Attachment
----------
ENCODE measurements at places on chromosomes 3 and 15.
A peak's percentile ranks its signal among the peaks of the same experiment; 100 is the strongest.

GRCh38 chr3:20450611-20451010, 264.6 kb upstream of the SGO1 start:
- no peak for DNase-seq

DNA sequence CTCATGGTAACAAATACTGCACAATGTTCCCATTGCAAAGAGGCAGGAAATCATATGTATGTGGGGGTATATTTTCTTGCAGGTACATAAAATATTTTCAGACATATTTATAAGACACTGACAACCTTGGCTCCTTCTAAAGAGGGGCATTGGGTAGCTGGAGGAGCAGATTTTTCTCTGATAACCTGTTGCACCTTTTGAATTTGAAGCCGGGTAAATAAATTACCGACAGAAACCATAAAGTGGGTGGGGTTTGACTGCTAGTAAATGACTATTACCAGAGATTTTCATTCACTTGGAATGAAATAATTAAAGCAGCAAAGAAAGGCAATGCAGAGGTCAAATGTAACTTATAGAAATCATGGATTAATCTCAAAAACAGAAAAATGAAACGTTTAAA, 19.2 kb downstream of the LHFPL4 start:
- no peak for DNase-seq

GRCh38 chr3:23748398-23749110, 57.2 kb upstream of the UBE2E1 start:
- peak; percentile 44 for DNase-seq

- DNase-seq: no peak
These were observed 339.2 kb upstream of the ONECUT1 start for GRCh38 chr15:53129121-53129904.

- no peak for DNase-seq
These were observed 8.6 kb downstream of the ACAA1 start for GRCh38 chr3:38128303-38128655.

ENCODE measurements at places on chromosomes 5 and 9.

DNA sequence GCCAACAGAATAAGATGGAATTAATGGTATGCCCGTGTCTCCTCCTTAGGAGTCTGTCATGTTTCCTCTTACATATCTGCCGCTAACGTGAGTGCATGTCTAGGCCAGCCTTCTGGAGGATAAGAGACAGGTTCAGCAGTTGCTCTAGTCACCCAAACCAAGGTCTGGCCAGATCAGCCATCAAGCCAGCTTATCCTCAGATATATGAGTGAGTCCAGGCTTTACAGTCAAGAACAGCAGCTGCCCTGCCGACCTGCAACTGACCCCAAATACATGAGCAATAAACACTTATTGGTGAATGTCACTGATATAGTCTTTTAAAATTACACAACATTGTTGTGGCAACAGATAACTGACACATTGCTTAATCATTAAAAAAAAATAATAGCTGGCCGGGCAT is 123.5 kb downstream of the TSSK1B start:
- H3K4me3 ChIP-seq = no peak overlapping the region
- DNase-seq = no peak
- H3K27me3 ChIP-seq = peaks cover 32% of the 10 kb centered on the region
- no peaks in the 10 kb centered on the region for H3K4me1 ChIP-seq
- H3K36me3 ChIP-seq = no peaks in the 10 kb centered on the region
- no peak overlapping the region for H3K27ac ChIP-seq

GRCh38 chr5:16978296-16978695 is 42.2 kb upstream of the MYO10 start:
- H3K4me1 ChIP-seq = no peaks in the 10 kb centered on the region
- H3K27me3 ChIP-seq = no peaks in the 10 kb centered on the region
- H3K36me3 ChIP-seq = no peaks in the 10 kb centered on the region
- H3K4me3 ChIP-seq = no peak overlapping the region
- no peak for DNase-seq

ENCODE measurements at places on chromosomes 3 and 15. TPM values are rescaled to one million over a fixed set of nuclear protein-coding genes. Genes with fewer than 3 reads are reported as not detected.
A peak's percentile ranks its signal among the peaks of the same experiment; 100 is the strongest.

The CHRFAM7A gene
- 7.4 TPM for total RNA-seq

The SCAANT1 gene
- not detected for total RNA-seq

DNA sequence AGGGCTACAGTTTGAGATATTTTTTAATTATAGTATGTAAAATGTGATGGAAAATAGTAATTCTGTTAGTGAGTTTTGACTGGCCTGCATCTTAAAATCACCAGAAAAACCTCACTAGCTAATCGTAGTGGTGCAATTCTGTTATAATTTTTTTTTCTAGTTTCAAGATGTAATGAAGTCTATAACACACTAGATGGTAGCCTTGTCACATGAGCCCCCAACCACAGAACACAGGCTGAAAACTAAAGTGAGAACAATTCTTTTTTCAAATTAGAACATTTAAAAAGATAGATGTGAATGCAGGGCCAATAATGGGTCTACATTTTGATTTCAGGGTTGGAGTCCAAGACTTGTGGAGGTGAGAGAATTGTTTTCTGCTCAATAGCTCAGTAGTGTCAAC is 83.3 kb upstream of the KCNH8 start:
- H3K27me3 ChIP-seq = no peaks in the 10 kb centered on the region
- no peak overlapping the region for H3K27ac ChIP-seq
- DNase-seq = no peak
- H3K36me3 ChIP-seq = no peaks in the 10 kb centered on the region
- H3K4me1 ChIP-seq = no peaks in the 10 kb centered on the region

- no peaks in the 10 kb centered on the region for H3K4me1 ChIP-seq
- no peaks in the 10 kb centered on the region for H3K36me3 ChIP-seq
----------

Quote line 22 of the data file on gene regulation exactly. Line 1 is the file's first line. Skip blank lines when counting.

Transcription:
- H3K4me1 ChIP-seq = no peaks in the 10 kb centered on the region